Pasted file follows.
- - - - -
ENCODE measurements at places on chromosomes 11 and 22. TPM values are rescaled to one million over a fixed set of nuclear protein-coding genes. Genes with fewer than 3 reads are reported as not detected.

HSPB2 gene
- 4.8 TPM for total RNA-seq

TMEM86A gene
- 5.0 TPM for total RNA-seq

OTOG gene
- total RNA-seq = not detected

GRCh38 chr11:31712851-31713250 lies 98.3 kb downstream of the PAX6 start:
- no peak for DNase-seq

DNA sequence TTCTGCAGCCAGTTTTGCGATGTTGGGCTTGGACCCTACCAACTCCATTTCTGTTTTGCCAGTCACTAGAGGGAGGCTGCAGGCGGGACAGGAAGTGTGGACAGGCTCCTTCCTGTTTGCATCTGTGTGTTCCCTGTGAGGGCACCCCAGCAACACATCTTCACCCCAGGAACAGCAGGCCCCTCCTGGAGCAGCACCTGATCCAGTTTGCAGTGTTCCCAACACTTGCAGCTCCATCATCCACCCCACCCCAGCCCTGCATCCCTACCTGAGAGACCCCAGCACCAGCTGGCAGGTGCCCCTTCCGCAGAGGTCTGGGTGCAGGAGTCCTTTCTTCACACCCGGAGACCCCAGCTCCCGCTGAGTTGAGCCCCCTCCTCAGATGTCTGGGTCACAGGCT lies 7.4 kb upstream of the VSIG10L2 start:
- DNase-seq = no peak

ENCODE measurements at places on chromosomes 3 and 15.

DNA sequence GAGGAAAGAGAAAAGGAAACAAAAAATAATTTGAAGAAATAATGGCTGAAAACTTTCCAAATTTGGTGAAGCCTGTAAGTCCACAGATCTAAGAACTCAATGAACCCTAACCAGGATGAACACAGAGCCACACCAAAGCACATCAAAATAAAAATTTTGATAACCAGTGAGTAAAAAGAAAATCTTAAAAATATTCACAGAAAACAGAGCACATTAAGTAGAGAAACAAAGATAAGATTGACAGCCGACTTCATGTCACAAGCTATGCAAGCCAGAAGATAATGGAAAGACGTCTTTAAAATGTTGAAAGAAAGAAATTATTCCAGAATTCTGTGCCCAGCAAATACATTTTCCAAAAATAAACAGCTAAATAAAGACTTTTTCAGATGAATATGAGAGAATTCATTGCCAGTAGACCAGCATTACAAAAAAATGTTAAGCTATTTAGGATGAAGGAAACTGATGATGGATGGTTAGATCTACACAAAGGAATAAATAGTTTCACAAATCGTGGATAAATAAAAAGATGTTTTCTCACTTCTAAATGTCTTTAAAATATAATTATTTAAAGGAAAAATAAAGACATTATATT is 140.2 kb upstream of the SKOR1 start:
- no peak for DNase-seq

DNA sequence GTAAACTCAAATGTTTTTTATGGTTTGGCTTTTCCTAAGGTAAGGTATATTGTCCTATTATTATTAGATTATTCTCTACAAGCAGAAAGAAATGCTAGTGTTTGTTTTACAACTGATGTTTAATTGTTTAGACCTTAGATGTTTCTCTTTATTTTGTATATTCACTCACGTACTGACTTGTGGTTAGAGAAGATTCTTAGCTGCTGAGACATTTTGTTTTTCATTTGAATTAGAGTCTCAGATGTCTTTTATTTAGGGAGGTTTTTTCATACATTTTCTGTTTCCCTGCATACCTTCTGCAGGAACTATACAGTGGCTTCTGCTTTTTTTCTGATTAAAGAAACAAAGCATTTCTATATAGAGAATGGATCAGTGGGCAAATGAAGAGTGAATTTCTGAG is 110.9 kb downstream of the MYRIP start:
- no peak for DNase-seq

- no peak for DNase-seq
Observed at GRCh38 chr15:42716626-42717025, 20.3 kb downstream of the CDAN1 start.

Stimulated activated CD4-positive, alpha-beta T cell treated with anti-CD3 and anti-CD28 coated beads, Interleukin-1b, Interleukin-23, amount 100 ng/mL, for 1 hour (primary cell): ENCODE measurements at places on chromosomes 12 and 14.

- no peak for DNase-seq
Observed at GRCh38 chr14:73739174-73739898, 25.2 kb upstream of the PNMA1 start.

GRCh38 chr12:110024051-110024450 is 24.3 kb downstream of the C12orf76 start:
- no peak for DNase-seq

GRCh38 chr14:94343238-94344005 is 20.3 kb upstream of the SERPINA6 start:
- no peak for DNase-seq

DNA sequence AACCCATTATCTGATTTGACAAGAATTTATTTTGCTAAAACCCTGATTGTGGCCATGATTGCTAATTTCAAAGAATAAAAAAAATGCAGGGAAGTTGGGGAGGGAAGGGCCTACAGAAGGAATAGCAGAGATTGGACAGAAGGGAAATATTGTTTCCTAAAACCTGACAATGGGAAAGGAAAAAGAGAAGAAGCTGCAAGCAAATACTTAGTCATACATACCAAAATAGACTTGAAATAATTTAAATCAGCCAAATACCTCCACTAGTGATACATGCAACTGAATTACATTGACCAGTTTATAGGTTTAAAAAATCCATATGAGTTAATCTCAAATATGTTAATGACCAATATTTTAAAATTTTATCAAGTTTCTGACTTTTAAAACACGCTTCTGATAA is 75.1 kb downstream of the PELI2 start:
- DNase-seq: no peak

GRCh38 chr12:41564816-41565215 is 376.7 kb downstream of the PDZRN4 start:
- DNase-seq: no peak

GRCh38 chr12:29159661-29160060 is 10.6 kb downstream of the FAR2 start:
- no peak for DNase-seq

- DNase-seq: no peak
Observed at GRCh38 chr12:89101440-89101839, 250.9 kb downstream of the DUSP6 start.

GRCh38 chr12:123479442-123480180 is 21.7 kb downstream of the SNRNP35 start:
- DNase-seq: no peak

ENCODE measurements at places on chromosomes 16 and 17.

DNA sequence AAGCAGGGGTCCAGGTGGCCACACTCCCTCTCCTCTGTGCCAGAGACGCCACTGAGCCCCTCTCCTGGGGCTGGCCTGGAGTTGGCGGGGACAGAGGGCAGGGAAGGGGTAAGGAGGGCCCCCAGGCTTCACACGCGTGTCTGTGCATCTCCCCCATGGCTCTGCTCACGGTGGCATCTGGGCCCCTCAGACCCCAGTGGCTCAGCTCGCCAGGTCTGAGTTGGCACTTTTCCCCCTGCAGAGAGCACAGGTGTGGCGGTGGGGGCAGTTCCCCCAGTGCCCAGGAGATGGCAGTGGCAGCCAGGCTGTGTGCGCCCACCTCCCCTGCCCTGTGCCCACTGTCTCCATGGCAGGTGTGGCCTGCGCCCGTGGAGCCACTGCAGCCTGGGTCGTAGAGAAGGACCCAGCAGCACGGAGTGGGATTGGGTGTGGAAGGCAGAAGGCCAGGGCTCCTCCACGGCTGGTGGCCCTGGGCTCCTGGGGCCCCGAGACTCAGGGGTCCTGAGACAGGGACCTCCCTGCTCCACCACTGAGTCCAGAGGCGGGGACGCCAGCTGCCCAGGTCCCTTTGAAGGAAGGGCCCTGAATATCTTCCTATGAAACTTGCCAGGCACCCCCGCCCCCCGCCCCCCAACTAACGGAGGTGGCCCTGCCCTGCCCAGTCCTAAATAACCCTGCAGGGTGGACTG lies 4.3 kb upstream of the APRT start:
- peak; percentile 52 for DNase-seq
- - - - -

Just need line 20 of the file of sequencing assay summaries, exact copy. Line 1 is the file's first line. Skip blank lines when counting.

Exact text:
- no peak for DNase-seq